In first place came Miracle Sole by Mitch Gillespie. Gillespie, a physics student, came into the hackathon with no hardware experience at all. Overcoming the barrier of knowledge, he created Miracle Sole, a runner's shoe sole that can sense pressure from the foot when worn. His goal is to help runners improve their form by sensing which part of the foot hits the ground first. Gillespie walked away with $2000 for placing first, proving everyone can be successful in a hackathon.
In second place was Glow, created by Madison Kalson, Lindsay Pizzurro, and Dara Sander- three non-computer science majors. Glow is a shirt to make the road a safer place for both bicyclists and drivers at night. The shirt includes a LED light design sewn into the back of the shirt with laser cut reflective bicycles on each sleeve. The Glow team expressed interest in continuing their product line, including a runner's version with a shoe. Glow accepted $1000 for placing second.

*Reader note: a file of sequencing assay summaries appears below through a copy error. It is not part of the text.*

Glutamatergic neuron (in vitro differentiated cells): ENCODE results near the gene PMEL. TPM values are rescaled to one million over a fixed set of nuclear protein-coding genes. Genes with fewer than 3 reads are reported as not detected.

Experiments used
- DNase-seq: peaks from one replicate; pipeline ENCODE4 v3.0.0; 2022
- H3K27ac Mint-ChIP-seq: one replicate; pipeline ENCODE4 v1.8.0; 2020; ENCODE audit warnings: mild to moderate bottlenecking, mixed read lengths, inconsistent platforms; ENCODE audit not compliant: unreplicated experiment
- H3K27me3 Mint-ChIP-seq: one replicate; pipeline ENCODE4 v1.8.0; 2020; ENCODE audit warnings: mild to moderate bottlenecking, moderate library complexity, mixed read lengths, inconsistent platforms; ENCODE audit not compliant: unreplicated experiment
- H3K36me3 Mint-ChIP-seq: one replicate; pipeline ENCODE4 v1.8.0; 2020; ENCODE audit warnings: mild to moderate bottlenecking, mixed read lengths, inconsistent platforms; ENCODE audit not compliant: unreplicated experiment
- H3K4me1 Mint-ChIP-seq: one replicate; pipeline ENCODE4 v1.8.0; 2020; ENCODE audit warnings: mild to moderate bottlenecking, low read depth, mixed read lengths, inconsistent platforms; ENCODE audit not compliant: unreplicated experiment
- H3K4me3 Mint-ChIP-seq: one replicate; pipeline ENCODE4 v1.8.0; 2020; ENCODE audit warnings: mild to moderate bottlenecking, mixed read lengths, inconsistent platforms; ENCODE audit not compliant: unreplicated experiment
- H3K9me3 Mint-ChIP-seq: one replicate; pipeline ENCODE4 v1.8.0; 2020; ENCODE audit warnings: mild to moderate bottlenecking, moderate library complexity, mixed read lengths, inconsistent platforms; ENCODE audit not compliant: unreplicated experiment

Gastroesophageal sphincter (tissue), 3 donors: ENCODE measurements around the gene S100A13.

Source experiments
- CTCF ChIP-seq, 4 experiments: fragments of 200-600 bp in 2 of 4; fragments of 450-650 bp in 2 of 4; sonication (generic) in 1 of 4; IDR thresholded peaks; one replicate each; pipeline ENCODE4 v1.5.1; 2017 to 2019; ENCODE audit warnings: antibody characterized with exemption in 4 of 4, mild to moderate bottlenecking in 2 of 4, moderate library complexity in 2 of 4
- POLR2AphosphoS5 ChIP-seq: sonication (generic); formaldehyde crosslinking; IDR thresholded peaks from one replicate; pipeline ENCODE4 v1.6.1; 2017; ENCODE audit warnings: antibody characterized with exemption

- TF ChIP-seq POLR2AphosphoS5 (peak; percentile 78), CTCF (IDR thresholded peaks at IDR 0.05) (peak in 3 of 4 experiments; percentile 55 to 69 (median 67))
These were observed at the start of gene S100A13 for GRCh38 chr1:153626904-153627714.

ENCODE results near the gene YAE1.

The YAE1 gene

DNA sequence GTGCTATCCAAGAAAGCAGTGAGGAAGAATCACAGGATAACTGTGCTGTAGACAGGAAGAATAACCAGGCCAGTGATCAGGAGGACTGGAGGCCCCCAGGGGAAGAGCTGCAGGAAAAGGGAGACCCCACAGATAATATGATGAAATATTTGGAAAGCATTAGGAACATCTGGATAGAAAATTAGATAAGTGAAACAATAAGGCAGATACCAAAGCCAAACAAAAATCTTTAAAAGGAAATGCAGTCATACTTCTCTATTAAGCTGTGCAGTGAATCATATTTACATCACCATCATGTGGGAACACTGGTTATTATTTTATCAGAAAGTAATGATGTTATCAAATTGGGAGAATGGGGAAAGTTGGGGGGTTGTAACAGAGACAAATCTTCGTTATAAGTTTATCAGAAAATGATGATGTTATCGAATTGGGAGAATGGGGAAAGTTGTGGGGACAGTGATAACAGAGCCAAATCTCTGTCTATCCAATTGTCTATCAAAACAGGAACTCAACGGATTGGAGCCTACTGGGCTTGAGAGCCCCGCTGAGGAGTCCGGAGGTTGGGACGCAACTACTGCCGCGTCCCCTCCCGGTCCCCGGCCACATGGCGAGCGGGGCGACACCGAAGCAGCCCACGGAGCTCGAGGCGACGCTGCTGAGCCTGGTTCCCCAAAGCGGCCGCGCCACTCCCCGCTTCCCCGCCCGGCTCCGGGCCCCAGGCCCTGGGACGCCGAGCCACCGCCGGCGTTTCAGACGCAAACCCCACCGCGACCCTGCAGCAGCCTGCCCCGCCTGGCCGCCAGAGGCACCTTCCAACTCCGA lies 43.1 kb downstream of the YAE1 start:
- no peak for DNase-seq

Jake Johnson took third place with his innovative Impluvium Jacket. Johnson, an architecture major, combined his interests in architecture, 3D printing, and fashion to create this modern self-ventiliating jacket. Certain areas of this garment would be 3D printed in a metal which would be able to feel the wearer's body heat and open, allowing air to flow in. Johnson received $500 for third place.